News briefs for Nov. 25
There will be a mandatory Ski Club meeting at 7 p.m. Dec. 2 at the Craig Middle School auditorium. Every member that has enrolled must attend this meeting. Children younger than 19 must attend with a parent. Anyone who does not attend the meeting will be refunded their $10 enrollment fees and dropped from the club. Questions can be directed to the Craig Parks and Recreation Department at 826-2029.
IRS looking for residents who are owed refunds
The Internal Revenue Service is looking for 1,713 Coloradans whose income tax refund checks were returned from the U.S. Postal Service as undeliverable. Nine of those taxpayers are in Craig: Nicole Cromer, Joel and Jacqueline Harry, Mary Paulson, Justin Pankey, Alma Cerna, Glenda Ehlers, Kenneth Nielson and Ruben Hernandez.
Refund checks go astray for reasons that can vary with each taxpayer, but usually it’s because a life change causes an address change.
Taxpayers can go to the IRS Web site at http://www.irs.gov and click on “Where’s my refund check?” An address change form can also be accessed on the site. Those without Internet access can call the toll free assistance line at 1-800-829-1040.
Downtown merchants prepare for holidays
The holiday season starts tomorrow, and the Craig Downtown merchants have lots of holiday events planned.
Friday is the day after Thanksgiving, and stores are opening early downtown: some as early as 6 a.m. Check with your favorite merchants to see what time they are opening and what specials are available that day.
On Saturday, entries for the gingerbread house contest are due. After judging, they will be displayed in storefronts downtown. The Parade of Lights starts at 6 p.m.
Dec. 5 is the annual Shop Tax Free Day. From 11 a.m. until 4 p.m., the tax for purchases will be paid by the merchants.
On Dec. 12, the downtown merchants are having a Holiday Open House.
Visit all the stores downtown, and play the gingerbread word search game. The open house is from 11 a.m. until 4 p.m.
USDA offers food safety tips for Thanksgiving
The USDA Food Safety and Inspection Service offers the following tips for safely roasting a turkey:
n Set your oven temperature no lower than 325 degrees Fahrenheit.
n Place your turkey or turkey breast on a rack in a shallow roasting pan.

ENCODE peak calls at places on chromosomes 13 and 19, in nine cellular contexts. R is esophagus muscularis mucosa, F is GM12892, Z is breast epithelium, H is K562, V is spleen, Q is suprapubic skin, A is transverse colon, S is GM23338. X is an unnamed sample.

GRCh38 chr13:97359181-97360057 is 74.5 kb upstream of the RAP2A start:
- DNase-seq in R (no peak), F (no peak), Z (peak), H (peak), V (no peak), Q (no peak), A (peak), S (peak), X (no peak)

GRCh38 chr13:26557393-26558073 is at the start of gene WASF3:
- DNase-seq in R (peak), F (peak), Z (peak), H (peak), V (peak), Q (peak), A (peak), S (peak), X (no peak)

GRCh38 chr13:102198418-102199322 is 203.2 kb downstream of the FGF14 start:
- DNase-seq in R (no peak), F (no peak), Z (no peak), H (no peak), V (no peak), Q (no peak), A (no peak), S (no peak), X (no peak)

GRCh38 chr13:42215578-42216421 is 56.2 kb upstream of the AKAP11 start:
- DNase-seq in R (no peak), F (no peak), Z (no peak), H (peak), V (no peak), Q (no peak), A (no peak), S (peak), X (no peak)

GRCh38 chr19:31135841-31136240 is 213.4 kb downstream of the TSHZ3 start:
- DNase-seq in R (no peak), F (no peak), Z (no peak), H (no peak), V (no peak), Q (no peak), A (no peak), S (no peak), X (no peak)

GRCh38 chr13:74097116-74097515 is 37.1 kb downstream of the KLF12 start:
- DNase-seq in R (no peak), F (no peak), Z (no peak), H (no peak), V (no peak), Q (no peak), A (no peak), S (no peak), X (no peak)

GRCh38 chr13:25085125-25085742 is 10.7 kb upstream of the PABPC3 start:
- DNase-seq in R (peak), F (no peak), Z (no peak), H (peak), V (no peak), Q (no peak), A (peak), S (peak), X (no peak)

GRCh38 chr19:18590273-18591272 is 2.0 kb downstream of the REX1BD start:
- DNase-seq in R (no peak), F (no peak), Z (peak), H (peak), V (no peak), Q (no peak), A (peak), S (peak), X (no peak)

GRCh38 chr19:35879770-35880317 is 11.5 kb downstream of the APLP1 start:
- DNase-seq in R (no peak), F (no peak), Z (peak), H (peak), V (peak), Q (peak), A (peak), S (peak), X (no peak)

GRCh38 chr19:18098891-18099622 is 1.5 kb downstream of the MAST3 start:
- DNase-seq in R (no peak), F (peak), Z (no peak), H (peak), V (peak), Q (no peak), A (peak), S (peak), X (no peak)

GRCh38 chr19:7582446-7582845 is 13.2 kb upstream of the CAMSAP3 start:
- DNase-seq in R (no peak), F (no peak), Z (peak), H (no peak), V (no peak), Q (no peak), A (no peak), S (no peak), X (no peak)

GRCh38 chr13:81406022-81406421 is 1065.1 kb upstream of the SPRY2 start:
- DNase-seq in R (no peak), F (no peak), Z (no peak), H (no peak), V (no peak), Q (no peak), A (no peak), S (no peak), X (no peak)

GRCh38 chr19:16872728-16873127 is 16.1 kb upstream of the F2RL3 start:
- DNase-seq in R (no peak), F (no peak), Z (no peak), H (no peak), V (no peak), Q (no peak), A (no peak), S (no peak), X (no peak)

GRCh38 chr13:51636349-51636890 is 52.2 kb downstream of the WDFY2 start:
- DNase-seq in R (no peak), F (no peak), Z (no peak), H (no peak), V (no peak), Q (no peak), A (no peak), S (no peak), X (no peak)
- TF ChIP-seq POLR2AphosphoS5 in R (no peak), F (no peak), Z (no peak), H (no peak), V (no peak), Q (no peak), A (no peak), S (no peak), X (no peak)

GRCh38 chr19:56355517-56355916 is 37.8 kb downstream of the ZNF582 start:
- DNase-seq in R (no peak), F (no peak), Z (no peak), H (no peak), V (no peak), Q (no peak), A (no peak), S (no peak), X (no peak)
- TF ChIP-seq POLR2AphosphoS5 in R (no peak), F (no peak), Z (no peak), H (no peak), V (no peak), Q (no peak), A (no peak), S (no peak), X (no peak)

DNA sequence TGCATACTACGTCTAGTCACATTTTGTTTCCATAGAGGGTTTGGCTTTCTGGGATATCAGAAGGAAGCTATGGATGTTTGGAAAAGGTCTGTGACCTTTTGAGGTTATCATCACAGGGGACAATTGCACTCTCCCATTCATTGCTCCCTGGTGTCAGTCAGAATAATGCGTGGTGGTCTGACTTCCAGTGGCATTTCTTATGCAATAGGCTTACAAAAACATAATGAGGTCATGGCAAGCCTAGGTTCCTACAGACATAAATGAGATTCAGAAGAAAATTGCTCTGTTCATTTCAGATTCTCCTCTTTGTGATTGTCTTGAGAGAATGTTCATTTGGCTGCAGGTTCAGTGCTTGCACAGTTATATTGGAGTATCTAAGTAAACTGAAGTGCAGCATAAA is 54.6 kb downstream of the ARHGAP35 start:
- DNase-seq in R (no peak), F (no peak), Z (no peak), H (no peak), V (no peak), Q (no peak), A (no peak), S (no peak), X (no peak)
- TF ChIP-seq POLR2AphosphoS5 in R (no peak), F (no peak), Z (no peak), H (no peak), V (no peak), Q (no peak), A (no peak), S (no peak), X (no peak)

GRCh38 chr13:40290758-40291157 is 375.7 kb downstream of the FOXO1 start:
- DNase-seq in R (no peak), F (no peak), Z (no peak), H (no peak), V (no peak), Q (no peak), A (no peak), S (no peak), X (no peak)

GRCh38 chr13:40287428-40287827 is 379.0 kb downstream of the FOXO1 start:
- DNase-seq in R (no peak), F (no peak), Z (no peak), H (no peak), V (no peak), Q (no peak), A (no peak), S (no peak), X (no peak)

n For more even cooking, it is recommended you cook your stuffing outside the bird in a casserole. Use a food thermometer to check the internal temperature of the stuffing. The center should reach 165 degrees Fahrenheit.
n If you choose to stuff your turkey, the ingredients can be prepared ahead of time; however, keep wet and dry ingredients separate. Chill all of the wet ingredients (butter/margarine, cooked celery and onions, broth, etc.). Mix wet and dry ingredients just before filling the turkey cavities. Fill the cavities loosely. Cook the turkey immediately. Use a food thermometer to make sure the center of the stuffing reaches 165 degrees Fahrenheit.
n A whole turkey should be cooked to 180 degree Fahrenheit. To check for doneness, insert a food thermometer in the thickest part of the inner thigh without touching the bone.
n A turkey breast should be cooked to 170 degrees Fahrenheit. Insert a food thermometer in the thickest part of the breast to check for doneness.
n If your turkey has a “pop-up” temperature indicator, it is recommended that you also check the internal temperature of the turkey and center of the stuffing with a food thermometer — 165 degrees Fahrenheit for stuffing; 170 degrees Fahrenheit for breasts; 180 degrees Fahrenheit for whole turkeys.
n For quality, let the turkey stand for 20 minutes before carving to allow juices to set. The turkey will carve more easily.
n Remove all stuffing from the turkey cavities.
BLM preparing resource management plan
The Bureau of Land Management Little Snake Field Office has published a Notice of Intent to prepare a Resource Management Plan and associated Environmental Impact Statement for the Little Snake Field Area. The NOI initiates the formal public scooping period, which will run through Jan. 31. The RMP will provide a framework for management of 1.3 million acres of BLM public land and 1.1 million acres of subsurface mineral estate.
Public scoping meetings will be in January 2005 in Maybell, Craig and Steamboat Springs.
For additional information on the RMP/EIS, call Jeremy Casterson at 826-5071 at the Little Snake Field Office, 455 Emerson St., in Craig.
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Craig’s city council continued its ongoing discussion Tuesday about the city’s walkability, prompting city leaders to look into potential funding solutions and plans.